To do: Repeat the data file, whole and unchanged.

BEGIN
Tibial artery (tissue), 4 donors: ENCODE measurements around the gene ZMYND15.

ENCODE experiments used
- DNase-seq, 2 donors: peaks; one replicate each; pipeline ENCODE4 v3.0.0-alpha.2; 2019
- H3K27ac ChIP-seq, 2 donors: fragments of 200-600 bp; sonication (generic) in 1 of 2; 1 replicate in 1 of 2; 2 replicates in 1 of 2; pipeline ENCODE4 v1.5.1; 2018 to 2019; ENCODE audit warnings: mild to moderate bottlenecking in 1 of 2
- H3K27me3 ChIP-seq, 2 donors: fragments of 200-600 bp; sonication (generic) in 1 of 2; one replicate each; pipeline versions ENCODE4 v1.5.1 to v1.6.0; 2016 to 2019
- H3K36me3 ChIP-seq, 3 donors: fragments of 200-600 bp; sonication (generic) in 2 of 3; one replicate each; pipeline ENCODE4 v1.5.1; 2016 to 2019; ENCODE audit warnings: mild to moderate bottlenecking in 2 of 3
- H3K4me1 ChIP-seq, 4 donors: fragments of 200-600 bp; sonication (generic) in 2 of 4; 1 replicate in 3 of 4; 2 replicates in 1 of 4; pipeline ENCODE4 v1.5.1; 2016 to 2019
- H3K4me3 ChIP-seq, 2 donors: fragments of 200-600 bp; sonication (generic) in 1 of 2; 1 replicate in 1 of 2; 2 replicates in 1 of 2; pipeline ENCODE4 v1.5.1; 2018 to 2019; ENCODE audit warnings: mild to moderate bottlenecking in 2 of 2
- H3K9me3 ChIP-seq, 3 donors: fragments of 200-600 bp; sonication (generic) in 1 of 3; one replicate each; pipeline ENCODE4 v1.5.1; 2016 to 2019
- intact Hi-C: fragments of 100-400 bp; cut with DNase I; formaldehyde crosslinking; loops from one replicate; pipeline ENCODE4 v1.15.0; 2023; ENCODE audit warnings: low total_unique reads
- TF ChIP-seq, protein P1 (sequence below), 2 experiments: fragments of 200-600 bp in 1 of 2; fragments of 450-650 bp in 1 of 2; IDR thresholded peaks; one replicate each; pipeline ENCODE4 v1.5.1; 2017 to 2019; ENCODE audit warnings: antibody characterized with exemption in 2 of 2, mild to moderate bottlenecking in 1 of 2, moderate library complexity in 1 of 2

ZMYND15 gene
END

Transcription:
Tibial artery (tissue), 4 donors: ENCODE measurements around the gene ZMYND15.

ENCODE experiments used
- DNase-seq, 2 donors: peaks; one replicate each; pipeline ENCODE4 v3.0.0-alpha.2; 2019
- H3K27ac ChIP-seq, 2 donors: fragments of 200-600 bp; sonication (generic) in 1 of 2; 1 replicate in 1 of 2; 2 replicates in 1 of 2; pipeline ENCODE4 v1.5.1; 2018 to 2019; ENCODE audit warnings: mild to moderate bottlenecking in 1 of 2
- H3K27me3 ChIP-seq, 2 donors: fragments of 200-600 bp; sonication (generic) in 1 of 2; one replicate each; pipeline versions ENCODE4 v1.5.1 to v1.6.0; 2016 to 2019
- H3K36me3 ChIP-seq, 3 donors: fragments of 200-600 bp; sonication (generic) in 2 of 3; one replicate each; pipeline ENCODE4 v1.5.1; 2016 to 2019; ENCODE audit warnings: mild to moderate bottlenecking in 2 of 3
- H3K4me1 ChIP-seq, 4 donors: fragments of 200-600 bp; sonication (generic) in 2 of 4; 1 replicate in 3 of 4; 2 replicates in 1 of 4; pipeline ENCODE4 v1.5.1; 2016 to 2019
- H3K4me3 ChIP-seq, 2 donors: fragments of 200-600 bp; sonication (generic) in 1 of 2; 1 replicate in 1 of 2; 2 replicates in 1 of 2; pipeline ENCODE4 v1.5.1; 2018 to 2019; ENCODE audit warnings: mild to moderate bottlenecking in 2 of 2
- H3K9me3 ChIP-seq, 3 donors: fragments of 200-600 bp; sonication (generic) in 1 of 3; one replicate each; pipeline ENCODE4 v1.5.1; 2016 to 2019
- intact Hi-C: fragments of 100-400 bp; cut with DNase I; formaldehyde crosslinking; loops from one replicate; pipeline ENCODE4 v1.15.0; 2023; ENCODE audit warnings: low total_unique reads
- TF ChIP-seq, protein P1 (sequence below), 2 experiments: fragments of 200-600 bp in 1 of 2; fragments of 450-650 bp in 1 of 2; IDR thresholded peaks; one replicate each; pipeline ENCODE4 v1.5.1; 2017 to 2019; ENCODE audit warnings: antibody characterized with exemption in 2 of 2, mild to moderate bottlenecking in 1 of 2, moderate library complexity in 1 of 2

ZMYND15 gene